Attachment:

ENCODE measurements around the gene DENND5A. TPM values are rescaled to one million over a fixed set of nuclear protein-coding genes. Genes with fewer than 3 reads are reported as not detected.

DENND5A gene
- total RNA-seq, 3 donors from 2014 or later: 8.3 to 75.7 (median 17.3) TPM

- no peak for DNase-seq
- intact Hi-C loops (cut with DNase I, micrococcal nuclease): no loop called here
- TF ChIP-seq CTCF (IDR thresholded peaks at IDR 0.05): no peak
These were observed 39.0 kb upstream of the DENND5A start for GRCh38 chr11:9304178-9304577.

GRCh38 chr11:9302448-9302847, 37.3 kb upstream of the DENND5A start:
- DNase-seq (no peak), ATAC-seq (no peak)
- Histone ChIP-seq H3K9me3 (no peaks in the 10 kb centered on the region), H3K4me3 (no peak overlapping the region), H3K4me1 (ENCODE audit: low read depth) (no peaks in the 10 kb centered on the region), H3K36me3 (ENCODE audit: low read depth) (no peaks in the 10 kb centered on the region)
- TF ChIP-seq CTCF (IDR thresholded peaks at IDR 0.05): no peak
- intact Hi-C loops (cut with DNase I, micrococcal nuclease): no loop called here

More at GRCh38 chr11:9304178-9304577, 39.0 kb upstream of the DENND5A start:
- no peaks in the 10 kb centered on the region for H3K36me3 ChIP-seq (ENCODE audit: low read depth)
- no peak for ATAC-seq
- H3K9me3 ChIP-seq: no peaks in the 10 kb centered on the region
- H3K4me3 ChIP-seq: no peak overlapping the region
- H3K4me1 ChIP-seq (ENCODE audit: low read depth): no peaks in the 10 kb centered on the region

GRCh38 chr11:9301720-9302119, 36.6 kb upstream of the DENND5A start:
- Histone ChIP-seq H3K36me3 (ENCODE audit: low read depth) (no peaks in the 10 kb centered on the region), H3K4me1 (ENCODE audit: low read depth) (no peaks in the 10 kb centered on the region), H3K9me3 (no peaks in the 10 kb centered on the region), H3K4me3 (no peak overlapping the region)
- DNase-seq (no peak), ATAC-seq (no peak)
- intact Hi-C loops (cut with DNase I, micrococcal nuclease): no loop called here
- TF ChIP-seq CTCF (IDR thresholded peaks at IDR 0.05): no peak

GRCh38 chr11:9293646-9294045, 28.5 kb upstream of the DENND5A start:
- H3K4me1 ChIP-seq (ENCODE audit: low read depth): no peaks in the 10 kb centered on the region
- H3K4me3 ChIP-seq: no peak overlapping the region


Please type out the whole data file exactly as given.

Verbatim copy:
ENCODE measurements around the gene DENND5A. TPM values are rescaled to one million over a fixed set of nuclear protein-coding genes. Genes with fewer than 3 reads are reported as not detected.

DENND5A gene
- total RNA-seq, 3 donors from 2014 or later: 8.3 to 75.7 (median 17.3) TPM

- no peak for DNase-seq
- intact Hi-C loops (cut with DNase I, micrococcal nuclease): no loop called here
- TF ChIP-seq CTCF (IDR thresholded peaks at IDR 0.05): no peak
These were observed 39.0 kb upstream of the DENND5A start for GRCh38 chr11:9304178-9304577.

GRCh38 chr11:9302448-9302847, 37.3 kb upstream of the DENND5A start:
- DNase-seq (no peak), ATAC-seq (no peak)
- Histone ChIP-seq H3K9me3 (no peaks in the 10 kb centered on the region), H3K4me3 (no peak overlapping the region), H3K4me1 (ENCODE audit: low read depth) (no peaks in the 10 kb centered on the region), H3K36me3 (ENCODE audit: low read depth) (no peaks in the 10 kb centered on the region)
- TF ChIP-seq CTCF (IDR thresholded peaks at IDR 0.05): no peak
- intact Hi-C loops (cut with DNase I, micrococcal nuclease): no loop called here

More at GRCh38 chr11:9304178-9304577, 39.0 kb upstream of the DENND5A start:
- no peaks in the 10 kb centered on the region for H3K36me3 ChIP-seq (ENCODE audit: low read depth)
- no peak for ATAC-seq
- H3K9me3 ChIP-seq: no peaks in the 10 kb centered on the region
- H3K4me3 ChIP-seq: no peak overlapping the region
- H3K4me1 ChIP-seq (ENCODE audit: low read depth): no peaks in the 10 kb centered on the region

GRCh38 chr11:9301720-9302119, 36.6 kb upstream of the DENND5A start:
- Histone ChIP-seq H3K36me3 (ENCODE audit: low read depth) (no peaks in the 10 kb centered on the region), H3K4me1 (ENCODE audit: low read depth) (no peaks in the 10 kb centered on the region), H3K9me3 (no peaks in the 10 kb centered on the region), H3K4me3 (no peak overlapping the region)
- DNase-seq (no peak), ATAC-seq (no peak)
- intact Hi-C loops (cut with DNase I, micrococcal nuclease): no loop called here
- TF ChIP-seq CTCF (IDR thresholded peaks at IDR 0.05): no peak

GRCh38 chr11:9293646-9294045, 28.5 kb upstream of the DENND5A start:
- H3K4me1 ChIP-seq (ENCODE audit: low read depth): no peaks in the 10 kb centered on the region
- H3K4me3 ChIP-seq: no peak overlapping the region